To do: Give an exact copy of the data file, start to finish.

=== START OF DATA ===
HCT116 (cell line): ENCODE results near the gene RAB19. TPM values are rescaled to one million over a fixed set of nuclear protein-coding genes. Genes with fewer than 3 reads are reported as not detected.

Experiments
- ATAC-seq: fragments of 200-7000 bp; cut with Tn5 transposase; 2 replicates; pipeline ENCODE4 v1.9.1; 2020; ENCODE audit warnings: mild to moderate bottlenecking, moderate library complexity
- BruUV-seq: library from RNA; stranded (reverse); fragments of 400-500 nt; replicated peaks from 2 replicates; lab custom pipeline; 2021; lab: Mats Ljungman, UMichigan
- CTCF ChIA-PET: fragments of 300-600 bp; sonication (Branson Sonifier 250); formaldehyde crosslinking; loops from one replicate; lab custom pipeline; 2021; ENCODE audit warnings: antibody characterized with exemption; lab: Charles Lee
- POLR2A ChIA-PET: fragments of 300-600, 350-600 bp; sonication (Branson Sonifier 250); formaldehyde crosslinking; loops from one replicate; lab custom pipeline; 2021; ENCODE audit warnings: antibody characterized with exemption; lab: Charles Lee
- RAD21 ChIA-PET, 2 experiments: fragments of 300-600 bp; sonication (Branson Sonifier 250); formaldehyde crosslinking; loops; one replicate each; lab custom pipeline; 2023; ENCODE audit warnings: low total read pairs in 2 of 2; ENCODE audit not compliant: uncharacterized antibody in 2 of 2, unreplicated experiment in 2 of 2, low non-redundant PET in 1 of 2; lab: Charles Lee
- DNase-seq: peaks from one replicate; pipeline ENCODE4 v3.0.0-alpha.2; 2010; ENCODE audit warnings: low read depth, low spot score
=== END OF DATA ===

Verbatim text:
HCT116 (cell line): ENCODE results near the gene RAB19. TPM values are rescaled to one million over a fixed set of nuclear protein-coding genes. Genes with fewer than 3 reads are reported as not detected.

Experiments
- ATAC-seq: fragments of 200-7000 bp; cut with Tn5 transposase; 2 replicates; pipeline ENCODE4 v1.9.1; 2020; ENCODE audit warnings: mild to moderate bottlenecking, moderate library complexity
- BruUV-seq: library from RNA; stranded (reverse); fragments of 400-500 nt; replicated peaks from 2 replicates; lab custom pipeline; 2021; lab: Mats Ljungman, UMichigan
- CTCF ChIA-PET: fragments of 300-600 bp; sonication (Branson Sonifier 250); formaldehyde crosslinking; loops from one replicate; lab custom pipeline; 2021; ENCODE audit warnings: antibody characterized with exemption; lab: Charles Lee
- POLR2A ChIA-PET: fragments of 300-600, 350-600 bp; sonication (Branson Sonifier 250); formaldehyde crosslinking; loops from one replicate; lab custom pipeline; 2021; ENCODE audit warnings: antibody characterized with exemption; lab: Charles Lee
- RAD21 ChIA-PET, 2 experiments: fragments of 300-600 bp; sonication (Branson Sonifier 250); formaldehyde crosslinking; loops; one replicate each; lab custom pipeline; 2023; ENCODE audit warnings: low total read pairs in 2 of 2; ENCODE audit not compliant: uncharacterized antibody in 2 of 2, unreplicated experiment in 2 of 2, low non-redundant PET in 1 of 2; lab: Charles Lee
- DNase-seq: peaks from one replicate; pipeline ENCODE4 v3.0.0-alpha.2; 2010; ENCODE audit warnings: low read depth, low spot score